Washington's logjam over the government shutdown, and its wrangling over raising the national debt limit, have already slowed economic growth, many economists say. But threat of a debt default is grave enough to coax lawmakers to resolve differences, they hope.
The economy added 195,000 jobs in June, a strong showing that beat analysts' expectations. Steady job growth is good news, but it means that higher interest rates and an easing of Federal Reserve bond buying could come sooner rather than later, putting investors on edge.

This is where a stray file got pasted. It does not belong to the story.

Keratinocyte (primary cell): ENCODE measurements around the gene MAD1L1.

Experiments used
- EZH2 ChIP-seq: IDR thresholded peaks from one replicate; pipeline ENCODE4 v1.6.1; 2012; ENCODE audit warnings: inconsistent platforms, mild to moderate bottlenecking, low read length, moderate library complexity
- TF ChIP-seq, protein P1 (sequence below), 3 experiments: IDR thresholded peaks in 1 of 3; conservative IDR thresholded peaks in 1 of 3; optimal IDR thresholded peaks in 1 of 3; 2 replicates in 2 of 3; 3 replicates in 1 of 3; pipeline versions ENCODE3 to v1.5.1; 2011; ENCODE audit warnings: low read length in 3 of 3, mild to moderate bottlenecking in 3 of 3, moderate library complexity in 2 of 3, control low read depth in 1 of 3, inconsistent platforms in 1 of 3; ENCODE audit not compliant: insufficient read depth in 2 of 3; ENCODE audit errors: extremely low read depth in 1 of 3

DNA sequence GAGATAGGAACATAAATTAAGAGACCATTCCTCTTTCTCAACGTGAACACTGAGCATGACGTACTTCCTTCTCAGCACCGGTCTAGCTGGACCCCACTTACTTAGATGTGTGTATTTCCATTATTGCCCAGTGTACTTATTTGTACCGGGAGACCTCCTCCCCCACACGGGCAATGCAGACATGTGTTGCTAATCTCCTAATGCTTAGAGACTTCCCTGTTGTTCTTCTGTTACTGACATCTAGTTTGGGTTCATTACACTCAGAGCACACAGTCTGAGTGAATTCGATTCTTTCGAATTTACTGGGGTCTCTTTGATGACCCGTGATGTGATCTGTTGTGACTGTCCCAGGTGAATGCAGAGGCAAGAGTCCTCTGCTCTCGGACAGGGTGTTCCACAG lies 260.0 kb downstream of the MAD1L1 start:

Signs of any economic duress from the 'sequester' are few and far between four months in. But the $85 billion in federal spending cuts slated for this fiscal year are likely to be felt as summer deepens.
The economy should continue to add jobs despite the sequester. The jobs report shows the housing recovery bolstering employment. Homeowner optimism is likely to improve, too.